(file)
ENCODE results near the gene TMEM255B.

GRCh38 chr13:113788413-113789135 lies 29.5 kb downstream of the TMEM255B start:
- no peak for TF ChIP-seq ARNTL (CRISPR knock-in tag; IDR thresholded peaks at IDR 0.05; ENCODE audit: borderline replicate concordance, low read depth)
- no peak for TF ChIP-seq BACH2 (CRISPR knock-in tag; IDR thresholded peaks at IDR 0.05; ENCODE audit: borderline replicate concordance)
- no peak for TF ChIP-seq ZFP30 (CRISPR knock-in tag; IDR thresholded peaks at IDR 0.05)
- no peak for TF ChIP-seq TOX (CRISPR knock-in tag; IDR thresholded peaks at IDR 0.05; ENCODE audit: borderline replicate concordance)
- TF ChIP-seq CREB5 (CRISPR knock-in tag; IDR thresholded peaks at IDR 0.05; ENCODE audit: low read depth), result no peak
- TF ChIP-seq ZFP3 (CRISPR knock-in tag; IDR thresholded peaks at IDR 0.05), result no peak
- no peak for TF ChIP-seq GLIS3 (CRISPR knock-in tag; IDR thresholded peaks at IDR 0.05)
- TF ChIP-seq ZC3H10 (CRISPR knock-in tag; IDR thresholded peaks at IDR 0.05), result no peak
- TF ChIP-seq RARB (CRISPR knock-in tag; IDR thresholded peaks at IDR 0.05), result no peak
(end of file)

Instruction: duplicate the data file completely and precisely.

ENCODE results near the gene TMEM255B.

GRCh38 chr13:113788413-113789135 lies 29.5 kb downstream of the TMEM255B start:
- no peak for TF ChIP-seq ARNTL (CRISPR knock-in tag; IDR thresholded peaks at IDR 0.05; ENCODE audit: borderline replicate concordance, low read depth)
- no peak for TF ChIP-seq BACH2 (CRISPR knock-in tag; IDR thresholded peaks at IDR 0.05; ENCODE audit: borderline replicate concordance)
- no peak for TF ChIP-seq ZFP30 (CRISPR knock-in tag; IDR thresholded peaks at IDR 0.05)
- no peak for TF ChIP-seq TOX (CRISPR knock-in tag; IDR thresholded peaks at IDR 0.05; ENCODE audit: borderline replicate concordance)
- TF ChIP-seq CREB5 (CRISPR knock-in tag; IDR thresholded peaks at IDR 0.05; ENCODE audit: low read depth), result no peak
- TF ChIP-seq ZFP3 (CRISPR knock-in tag; IDR thresholded peaks at IDR 0.05), result no peak
- no peak for TF ChIP-seq GLIS3 (CRISPR knock-in tag; IDR thresholded peaks at IDR 0.05)
- TF ChIP-seq ZC3H10 (CRISPR knock-in tag; IDR thresholded peaks at IDR 0.05), result no peak
- TF ChIP-seq RARB (CRISPR knock-in tag; IDR thresholded peaks at IDR 0.05), result no peak